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Authors: Winczorek, Piotr
Issue Date: 2009
Publisher: Wydział Prawa i Administracji UAM
Citation: Ruch Prawniczy, Ekonomiczny i Socjologiczny 71, 2009, z. 2, s. 29-50
Abstract: The paper presents some personal reflections on the political transformations taking place in Poland between 1989 and 2009. It also contains some reminiscences of the author’s participation in the drafting of new constitutional provisions which secured those transformations a legal framework. The author recalls discussions within the “Round Table” political reforms team in which he participated on behalf of the Democratic Party (Stronnictwo Demokratyczne) and where he advocated restoration of the office of the President. Against that background, the constitutional regulations shaping that institution and its evolution in the last 20 years have been presented. The author expresses an opinion that the dispute involving the President’s and Prime Minister’s executive competences observed in Poland today is mainly of a personal nature, rather than stemming from constitutional regulations which, as such, require no essential modifications. Likewise, there is no need for any major amendments to the existing Constitution o f 1997 in the formation of which the author also participated as a member of the National Assembly Expert Team. Postulates put forward from time to time by different political fractions and calling for substantial redrafting of the constitutional provisions (or passing a new Constitution) are rather exaggerated and insufficiently grounded. This, however, does not mean that certain amendments, or partial novel provisions should not be at all considered. Issues such as the principle that a criminal conviction precludes a person from running for an MP’s seat, amendments to the constitutional provisions regulating the tasks of the National Bank of Poland which will enable Poland to enter the “Euro zone” or the possibility of transferring decisions regarding infringement of the constitutional provisions to the jurisdiction the Supreme Court or the Constitutional Court, should be given due consideration when new political decisions are being deliberated. Difficulties that might be encountered in practice when it comes to the realisation of important and binding decisions voted for in nationwide referenda and drafting relevant bills for parliamentary voting are also discussed. The question of the continuity of the Polish state and the validity of its laws in the period between 1944 and 1989/90 is also analysed. It is argued that although at some point Poland lost some of its sovereignty (i.e. during the Polish People’s Republic), that continuity was nevertheless preserved, at least with regard the applicability of relevant laws when legal relations between Polish legal subjects were being established. Otherwise, a proposition that between 1944 and 1989/90 that continuity was disrupted would cause a huge legal chaos resulting in a situation in which justified public interest of many citizens would suffer. In the concluding part, the author comments on the political tendencies observed in Poland in the years 2005-2007. Although the opinions that they were leading to an authoritarian government were somewhat exaggerated, they were nevertheless capable of stirring concern, especially if e.g. they sought to adopt into the political system solutions which promoted political practices characteristic of a centralised system of administration. All in all, the political outcome of the period 1989-2009 is viewed as a valuable accomplishment and the author expresses an opinion that its significance will fully manifest itself in a longer historical perspective.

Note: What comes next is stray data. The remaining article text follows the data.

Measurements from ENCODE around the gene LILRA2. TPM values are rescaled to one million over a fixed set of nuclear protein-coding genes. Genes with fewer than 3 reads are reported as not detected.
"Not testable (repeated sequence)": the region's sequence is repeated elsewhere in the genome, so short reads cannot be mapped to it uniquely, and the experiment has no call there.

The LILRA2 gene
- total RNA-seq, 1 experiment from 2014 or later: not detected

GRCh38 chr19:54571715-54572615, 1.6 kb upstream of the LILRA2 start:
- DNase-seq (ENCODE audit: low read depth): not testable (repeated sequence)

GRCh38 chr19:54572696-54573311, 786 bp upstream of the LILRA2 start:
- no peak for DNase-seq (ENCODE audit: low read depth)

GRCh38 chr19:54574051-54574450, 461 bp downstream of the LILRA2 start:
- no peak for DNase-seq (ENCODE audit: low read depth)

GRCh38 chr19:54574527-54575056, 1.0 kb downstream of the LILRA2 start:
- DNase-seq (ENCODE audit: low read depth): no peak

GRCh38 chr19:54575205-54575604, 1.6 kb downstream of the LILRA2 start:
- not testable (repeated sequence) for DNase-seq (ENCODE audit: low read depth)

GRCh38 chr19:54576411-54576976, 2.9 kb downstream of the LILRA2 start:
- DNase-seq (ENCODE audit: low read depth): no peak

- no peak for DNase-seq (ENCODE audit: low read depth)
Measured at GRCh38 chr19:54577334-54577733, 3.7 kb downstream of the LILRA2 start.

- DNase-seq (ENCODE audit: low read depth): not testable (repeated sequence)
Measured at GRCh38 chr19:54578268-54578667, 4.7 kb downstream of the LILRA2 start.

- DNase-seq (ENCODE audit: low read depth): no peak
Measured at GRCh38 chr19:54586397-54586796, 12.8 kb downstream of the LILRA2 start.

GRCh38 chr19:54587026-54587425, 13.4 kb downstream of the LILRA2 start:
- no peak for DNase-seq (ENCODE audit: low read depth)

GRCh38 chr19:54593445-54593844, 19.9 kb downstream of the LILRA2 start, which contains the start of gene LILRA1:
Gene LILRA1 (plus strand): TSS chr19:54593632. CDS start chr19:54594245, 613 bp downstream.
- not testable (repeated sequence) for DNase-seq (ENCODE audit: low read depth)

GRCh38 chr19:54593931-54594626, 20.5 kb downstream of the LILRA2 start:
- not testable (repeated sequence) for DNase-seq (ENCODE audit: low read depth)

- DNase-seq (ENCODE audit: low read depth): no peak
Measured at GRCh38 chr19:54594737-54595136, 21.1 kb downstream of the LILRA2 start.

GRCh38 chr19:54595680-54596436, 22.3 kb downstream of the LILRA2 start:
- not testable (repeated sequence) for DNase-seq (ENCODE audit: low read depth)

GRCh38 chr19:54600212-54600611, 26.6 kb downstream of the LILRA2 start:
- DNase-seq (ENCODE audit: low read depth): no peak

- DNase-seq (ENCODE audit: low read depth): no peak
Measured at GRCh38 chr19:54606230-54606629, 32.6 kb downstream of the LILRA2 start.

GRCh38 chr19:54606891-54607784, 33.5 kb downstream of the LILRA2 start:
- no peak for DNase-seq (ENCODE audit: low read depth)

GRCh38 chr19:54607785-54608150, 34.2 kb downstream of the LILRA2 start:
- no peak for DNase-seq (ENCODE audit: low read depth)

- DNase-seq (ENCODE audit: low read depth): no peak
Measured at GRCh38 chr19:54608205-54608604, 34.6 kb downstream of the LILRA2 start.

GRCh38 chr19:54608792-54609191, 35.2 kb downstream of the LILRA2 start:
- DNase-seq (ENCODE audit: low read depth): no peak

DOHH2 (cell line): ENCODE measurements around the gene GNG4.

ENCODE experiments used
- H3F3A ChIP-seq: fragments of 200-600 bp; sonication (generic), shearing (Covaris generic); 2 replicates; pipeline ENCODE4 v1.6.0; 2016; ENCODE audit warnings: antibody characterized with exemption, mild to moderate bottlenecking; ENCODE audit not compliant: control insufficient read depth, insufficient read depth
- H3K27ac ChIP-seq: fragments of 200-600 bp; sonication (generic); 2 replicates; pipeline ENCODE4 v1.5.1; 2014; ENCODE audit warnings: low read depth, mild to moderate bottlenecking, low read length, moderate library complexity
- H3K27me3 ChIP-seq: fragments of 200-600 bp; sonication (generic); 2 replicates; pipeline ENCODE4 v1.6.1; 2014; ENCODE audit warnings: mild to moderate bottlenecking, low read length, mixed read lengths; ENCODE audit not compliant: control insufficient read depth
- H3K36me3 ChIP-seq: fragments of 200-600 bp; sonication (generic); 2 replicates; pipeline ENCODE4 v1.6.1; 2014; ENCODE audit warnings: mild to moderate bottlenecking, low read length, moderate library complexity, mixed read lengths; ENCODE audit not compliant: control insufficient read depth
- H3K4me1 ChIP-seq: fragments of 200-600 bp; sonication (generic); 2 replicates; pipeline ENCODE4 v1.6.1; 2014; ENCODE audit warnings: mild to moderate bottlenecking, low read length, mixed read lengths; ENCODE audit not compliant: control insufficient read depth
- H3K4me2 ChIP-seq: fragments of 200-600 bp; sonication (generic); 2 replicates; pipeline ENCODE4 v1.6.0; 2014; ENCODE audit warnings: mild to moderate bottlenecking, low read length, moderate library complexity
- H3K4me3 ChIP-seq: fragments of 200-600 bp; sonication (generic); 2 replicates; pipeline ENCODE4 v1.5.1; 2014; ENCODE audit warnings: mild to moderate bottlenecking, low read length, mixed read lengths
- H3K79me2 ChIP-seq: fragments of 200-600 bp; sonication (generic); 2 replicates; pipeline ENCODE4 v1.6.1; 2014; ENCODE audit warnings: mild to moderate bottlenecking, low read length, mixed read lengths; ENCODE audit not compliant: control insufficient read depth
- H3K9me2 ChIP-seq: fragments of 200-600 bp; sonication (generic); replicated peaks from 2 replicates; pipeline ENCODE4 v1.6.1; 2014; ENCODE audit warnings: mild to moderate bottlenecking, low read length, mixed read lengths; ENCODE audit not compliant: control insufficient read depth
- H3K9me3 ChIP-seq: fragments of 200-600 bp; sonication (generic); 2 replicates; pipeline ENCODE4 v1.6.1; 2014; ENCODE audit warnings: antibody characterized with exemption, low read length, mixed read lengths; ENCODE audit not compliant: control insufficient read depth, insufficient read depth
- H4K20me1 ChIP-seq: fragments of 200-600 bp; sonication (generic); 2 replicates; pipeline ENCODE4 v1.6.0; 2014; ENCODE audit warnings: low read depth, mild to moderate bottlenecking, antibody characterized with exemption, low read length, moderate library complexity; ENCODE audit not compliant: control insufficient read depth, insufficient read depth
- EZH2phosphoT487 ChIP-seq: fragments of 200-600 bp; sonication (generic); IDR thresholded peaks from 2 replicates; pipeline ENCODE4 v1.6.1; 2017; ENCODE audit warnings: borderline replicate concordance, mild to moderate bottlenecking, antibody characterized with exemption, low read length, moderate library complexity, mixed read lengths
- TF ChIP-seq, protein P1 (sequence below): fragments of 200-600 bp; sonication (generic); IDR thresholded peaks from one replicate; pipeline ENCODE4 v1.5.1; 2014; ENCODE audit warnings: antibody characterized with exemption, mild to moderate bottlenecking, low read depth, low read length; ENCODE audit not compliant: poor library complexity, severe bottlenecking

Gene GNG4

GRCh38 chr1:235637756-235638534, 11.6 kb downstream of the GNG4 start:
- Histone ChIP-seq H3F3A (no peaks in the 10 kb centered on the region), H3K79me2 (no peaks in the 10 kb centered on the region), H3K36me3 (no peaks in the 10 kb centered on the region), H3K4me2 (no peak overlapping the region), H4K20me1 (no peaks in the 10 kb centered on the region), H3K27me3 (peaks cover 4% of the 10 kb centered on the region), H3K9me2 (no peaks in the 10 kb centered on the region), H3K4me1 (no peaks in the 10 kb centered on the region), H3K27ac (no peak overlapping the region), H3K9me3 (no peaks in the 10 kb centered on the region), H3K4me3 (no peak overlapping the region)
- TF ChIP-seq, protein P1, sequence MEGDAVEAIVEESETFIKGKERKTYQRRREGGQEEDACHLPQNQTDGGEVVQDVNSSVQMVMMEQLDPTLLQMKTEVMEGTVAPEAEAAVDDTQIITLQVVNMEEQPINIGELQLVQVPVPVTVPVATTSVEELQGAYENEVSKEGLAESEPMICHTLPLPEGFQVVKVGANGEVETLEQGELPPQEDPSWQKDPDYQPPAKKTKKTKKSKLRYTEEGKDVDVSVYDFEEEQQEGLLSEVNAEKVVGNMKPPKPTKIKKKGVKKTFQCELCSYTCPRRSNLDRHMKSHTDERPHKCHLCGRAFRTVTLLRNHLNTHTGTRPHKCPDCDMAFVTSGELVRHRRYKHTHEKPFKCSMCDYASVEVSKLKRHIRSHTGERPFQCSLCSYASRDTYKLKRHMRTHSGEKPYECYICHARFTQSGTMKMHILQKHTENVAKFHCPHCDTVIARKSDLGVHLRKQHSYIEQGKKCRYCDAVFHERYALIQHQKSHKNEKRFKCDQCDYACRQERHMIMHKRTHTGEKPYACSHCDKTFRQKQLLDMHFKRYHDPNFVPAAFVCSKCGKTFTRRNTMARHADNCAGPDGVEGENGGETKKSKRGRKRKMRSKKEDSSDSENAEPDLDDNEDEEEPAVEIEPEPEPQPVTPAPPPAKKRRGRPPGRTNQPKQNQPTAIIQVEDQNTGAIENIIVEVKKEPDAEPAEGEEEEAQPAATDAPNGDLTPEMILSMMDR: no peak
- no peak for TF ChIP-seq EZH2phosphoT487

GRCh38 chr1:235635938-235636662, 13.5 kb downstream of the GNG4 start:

ISSN: 0035-9629
Appears in Collections:Ruch Prawniczy, Ekonomiczny i Socjologiczny, 2009, nr 2

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